Sunday, September 18, 2005

Mega-cooking


Real Men Better Eat Quiche


Okay, this post got lost once. We'll see if it wants to stay home this time. (Don't worry -- the lesson is learned. Long, laborious posts will be saved in Word.)

A handful of readers asked me to post some details about my August cooking extravaganza, so I will put together some of my reflections and suggestions. If you don't enjoy blog posts about cooking as an extreme sport, you'll need to move along today.

A quick clarification before I go on, though. I am not talking about doing "Once-A-Month-Cooking." The thought of doing this again in a month makes me nauseous! Plus, that is a month's worth of different meals. What I do is called "Mega-Cooking." I take my favorite entrees, make six or eight of each of them, and freeze them. Gooshing up six or eight meatloaves is just as fast as gooshing up one. It usually adds up to about seventy-two meals. Yep, seventy-two. Do I have an industrial freezer in the garage? Nope, just a small upright freezer. I save space by freezing them in freezer bags or wrapping them in heavy-duty foil. Even with seventy-two entrees, there is some room for bread, tortillas and the usual three-pound bag of coffee beans.

Another thought before we go any further: you will probably despise this method of cooking the first time you do it. We certainly did. The time, the mess, the sheer bulk of stuff to deal with made us declare ourselves insane and vow to never do it again. What changed our minds? Well, about five days later, my husband realized that we had really good meals each evening, and that meant a lot to him. He's not picky (at ALL) but he sure appreciates having a dependable dinner meal. It decreased my stress, and made him happy, so we were sold! But, remember, only do it if it lessens your stress. Nobody is going to be handing out Most Bizarre and Extreme Cooking Method medals at the end of it. If it doesn't work for you, just move along to what works best.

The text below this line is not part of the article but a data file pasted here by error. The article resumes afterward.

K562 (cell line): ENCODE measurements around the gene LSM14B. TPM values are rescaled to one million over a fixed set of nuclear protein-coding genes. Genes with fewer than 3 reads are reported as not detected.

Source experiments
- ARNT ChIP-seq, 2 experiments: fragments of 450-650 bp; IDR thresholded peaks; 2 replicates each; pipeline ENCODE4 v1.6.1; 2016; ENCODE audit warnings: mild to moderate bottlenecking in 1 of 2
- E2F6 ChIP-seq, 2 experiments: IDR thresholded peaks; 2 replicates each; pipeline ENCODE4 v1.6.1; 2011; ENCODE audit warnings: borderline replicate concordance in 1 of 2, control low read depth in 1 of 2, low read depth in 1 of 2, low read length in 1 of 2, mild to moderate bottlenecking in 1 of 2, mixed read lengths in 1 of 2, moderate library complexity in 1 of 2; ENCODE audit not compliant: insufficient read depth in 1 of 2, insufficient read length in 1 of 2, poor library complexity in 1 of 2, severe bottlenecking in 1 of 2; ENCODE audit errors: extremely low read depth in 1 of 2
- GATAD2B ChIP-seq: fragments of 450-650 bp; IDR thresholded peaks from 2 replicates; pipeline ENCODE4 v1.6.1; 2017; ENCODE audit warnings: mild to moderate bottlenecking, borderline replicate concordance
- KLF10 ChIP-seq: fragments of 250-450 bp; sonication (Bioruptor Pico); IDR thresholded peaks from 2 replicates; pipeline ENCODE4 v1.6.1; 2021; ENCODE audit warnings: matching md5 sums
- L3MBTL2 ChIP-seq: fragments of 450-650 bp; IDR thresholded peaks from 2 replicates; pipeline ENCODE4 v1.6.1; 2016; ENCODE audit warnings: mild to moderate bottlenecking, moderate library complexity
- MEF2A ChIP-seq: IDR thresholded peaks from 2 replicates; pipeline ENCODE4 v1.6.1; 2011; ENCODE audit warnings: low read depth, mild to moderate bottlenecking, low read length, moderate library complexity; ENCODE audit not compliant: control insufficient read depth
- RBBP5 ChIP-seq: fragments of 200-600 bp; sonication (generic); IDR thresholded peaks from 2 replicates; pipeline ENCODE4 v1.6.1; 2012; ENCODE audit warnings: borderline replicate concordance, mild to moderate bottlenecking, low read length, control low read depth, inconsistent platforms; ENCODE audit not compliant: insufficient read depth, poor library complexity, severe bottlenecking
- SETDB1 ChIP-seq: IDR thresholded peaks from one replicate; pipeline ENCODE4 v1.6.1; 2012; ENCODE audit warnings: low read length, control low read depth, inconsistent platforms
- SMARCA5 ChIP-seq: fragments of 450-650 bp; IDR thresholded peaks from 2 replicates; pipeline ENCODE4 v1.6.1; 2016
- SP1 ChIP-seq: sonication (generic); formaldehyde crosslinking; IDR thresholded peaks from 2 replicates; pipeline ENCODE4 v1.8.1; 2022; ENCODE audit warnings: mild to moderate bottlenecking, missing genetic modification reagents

Okay, if you want to give it a try, where do you begin? Start by making a list of freezable entrees. I'm not an expert in what freezes well. You can start by using recipes that are in cookbooks specific to freezing, or by doing some research. Just a note: I haven't had a lot of luck with recipes in freezer-type cookbooks. They are often expensive, or they have ingredients I am not crazy about (canned soups, for example.) I simply took our favorite recipes and figured out which ones froze well (by trial and error, my lifetime educational method.) Also, be sure you like the recipe before you make a stack of it. I made this mistake once and sure regretted it. Each time I served it, I spent lots of time (literally) rinsing off the meat and trying to cover the taste of the sauce. Blech. Learn from me - try it once before you make seven.

Take your recipes, multiply the ingredients by the number you plan to make, and then begin your shopping list. The forms that I use come from the book Dinner's in the Freezer by Jill Bond. She's a mega-cooking zealot, so prepare yourself for a LOT of enthusiasm if you get the book, but there's plenty of practical help, too. To make your list, use a chart with the entrees listed across the top of the page, and the individual ingredients listed down the page. You go through each recipe, listing the amount of an ingredient under the recipe, then finish by adding up the total in the right hand column.